That’s what the Boise Public Library let its patrons know when a book returned to its facility more than a century later.
The book in question – the "New Chronicles of Rebecca" by Kate Douglas Wiggin – is the sequel to Wiggin’s first fictional novel "Rebecca of Sunnybrook Farm." Both books were published in the early 20th century (1903 and 1907) and followed the life of Rebecca Rowena Randall, who grows up in rural Maine.
According to the book’s internal library slip, the book had been borrowed a total of 15 times before it went missing from the Carnegie Public Library.
"New Chronicles of Rebecca - originally checked out from Boise's Carnegie Public Library in 1910! - was recently returned," the Idaho-based library wrote in a social media announcement. "With a fine of two cents per day for 111 years, whoever checked out this book would owe $803--thank goodness the Boise Public Libraries are now fine free!"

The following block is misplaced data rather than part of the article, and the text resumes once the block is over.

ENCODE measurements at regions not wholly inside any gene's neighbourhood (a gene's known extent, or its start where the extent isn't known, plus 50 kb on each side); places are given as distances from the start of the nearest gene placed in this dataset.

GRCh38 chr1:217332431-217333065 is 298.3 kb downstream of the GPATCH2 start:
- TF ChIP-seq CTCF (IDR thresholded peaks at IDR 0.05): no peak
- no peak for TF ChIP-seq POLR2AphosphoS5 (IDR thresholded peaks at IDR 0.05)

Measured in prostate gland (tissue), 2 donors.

The person who borrowed the book last appears to have checked it out in 1911, according to photos the library shared. At the time, overdue books were subject to a late fee of 2 cents per day, but the Boise Public Library eliminated late fees in 2019.
FOX News reached out to the Boise Public library for comment.
FILE - An undated image shows books stacked on a bookshelf. (Photo: Getty Images)
The resident who found the coming of age novel initially returned it to the Garden City Public Library in Ada County and the book made its way to the Boise Public Library, the library’s social media manager wrote in response to a Twitter inquiry.
Libraries throughout the country are waiving or eliminating late fees to encourage borrowers to return overdue books.